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Project Information Literacy’s New Report

May 31, 2011

Library Journal’s website recently featured a review of a report from Project Information Literacy about the everyday research habits of college students. This study explored the information needs that college students have when they are not doing homework, and it investigated the ways in which students go about meeting those information needs.

According to the reviewer, many of their results were not surprising, however, a few of the findings she reported were news to me, such as the finding that the category of everyday information most sought out by students was News! I was also supprised at the number of students, 40 %, who had consulted a library database for help with an everyday information need (28% of students consulted print library resources).

In addition to researching how students find information, the study also looked at the problems that students encounter with their everyday research. One of their findings was that students have trouble sorting through all of the information they retrieve and picking out the most relevant results. This means website and source evaluation skills are still a needed component of information literacy instruction on college campuses.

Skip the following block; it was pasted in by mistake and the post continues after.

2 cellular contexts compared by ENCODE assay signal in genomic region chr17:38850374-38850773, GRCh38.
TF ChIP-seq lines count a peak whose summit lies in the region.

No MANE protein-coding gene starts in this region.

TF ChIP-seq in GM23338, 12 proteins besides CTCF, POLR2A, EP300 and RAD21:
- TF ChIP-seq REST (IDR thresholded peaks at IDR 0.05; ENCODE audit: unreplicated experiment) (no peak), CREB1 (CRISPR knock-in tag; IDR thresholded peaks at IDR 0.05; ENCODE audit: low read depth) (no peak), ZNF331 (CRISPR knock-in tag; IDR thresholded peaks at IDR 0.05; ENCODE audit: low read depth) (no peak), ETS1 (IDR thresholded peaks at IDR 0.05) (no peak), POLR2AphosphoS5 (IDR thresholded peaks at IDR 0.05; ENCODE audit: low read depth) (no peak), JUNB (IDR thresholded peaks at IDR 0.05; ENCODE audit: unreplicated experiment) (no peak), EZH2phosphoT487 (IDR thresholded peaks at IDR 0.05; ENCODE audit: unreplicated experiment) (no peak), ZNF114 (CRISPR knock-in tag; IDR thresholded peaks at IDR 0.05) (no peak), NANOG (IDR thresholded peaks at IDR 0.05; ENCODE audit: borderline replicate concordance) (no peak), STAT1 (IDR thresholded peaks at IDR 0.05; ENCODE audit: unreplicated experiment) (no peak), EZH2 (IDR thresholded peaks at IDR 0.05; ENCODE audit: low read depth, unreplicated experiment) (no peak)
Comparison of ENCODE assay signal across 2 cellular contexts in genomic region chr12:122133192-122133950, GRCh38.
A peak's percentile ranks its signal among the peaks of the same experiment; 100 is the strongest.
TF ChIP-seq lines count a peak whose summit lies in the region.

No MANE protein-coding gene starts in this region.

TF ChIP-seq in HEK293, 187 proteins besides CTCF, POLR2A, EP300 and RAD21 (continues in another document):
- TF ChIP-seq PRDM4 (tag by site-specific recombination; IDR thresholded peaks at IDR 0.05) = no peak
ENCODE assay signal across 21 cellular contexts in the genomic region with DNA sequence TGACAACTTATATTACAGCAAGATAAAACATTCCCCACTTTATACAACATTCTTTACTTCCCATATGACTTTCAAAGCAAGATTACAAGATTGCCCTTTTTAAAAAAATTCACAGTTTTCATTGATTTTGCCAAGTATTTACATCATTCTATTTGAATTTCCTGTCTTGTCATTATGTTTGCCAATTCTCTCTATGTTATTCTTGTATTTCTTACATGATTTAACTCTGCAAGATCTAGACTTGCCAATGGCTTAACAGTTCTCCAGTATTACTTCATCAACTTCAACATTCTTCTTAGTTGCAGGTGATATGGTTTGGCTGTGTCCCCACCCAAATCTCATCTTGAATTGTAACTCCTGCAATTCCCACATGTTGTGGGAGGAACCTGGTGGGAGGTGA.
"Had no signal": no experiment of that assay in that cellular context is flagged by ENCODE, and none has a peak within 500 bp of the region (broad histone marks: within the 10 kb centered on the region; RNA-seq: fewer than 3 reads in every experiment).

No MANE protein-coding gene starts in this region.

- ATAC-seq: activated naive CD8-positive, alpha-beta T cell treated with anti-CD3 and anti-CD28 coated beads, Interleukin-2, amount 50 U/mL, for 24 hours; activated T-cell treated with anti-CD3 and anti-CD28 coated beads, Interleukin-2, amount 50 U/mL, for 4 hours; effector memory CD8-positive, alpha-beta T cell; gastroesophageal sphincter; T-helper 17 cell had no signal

You can read Barbara Fister’s full review of the study online at Library Journal’s Website, or view the full study itself.

More About Project Information Literacy

The University of Washington’s Information School is the guiding force behind Project Information Literacy, an ongoing research study started in 2008, which collects data from many different types of campus from all over the country. The publications tab on their website contains a collection of progress and research reports which look like very interesting reading!

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